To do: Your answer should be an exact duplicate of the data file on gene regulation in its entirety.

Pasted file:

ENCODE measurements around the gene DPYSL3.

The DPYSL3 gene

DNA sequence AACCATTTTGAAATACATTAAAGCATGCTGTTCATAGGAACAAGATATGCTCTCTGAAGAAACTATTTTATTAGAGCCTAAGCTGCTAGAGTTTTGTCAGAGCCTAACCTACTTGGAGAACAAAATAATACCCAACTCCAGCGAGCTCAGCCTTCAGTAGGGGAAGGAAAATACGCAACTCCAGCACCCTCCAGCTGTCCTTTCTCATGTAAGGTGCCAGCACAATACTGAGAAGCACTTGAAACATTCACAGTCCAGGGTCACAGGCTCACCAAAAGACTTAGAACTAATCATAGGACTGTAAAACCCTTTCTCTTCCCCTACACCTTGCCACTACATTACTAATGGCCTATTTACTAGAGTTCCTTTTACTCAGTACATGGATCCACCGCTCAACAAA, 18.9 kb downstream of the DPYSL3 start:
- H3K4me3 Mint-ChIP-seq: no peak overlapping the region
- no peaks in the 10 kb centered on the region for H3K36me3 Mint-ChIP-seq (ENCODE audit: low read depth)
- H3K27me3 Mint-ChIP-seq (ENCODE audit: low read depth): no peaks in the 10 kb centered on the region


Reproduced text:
ENCODE measurements around the gene DPYSL3.

The DPYSL3 gene

DNA sequence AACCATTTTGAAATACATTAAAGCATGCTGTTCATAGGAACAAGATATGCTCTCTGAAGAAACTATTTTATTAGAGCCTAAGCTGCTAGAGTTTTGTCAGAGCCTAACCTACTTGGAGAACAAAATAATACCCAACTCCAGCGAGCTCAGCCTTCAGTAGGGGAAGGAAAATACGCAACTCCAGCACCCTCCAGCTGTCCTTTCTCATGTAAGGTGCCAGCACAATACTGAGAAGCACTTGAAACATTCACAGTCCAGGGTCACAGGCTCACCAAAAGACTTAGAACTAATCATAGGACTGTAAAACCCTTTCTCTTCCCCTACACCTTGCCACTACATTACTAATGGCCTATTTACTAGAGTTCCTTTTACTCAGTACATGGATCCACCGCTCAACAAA, 18.9 kb downstream of the DPYSL3 start:
- H3K4me3 Mint-ChIP-seq: no peak overlapping the region
- no peaks in the 10 kb centered on the region for H3K36me3 Mint-ChIP-seq (ENCODE audit: low read depth)
- H3K27me3 Mint-ChIP-seq (ENCODE audit: low read depth): no peaks in the 10 kb centered on the region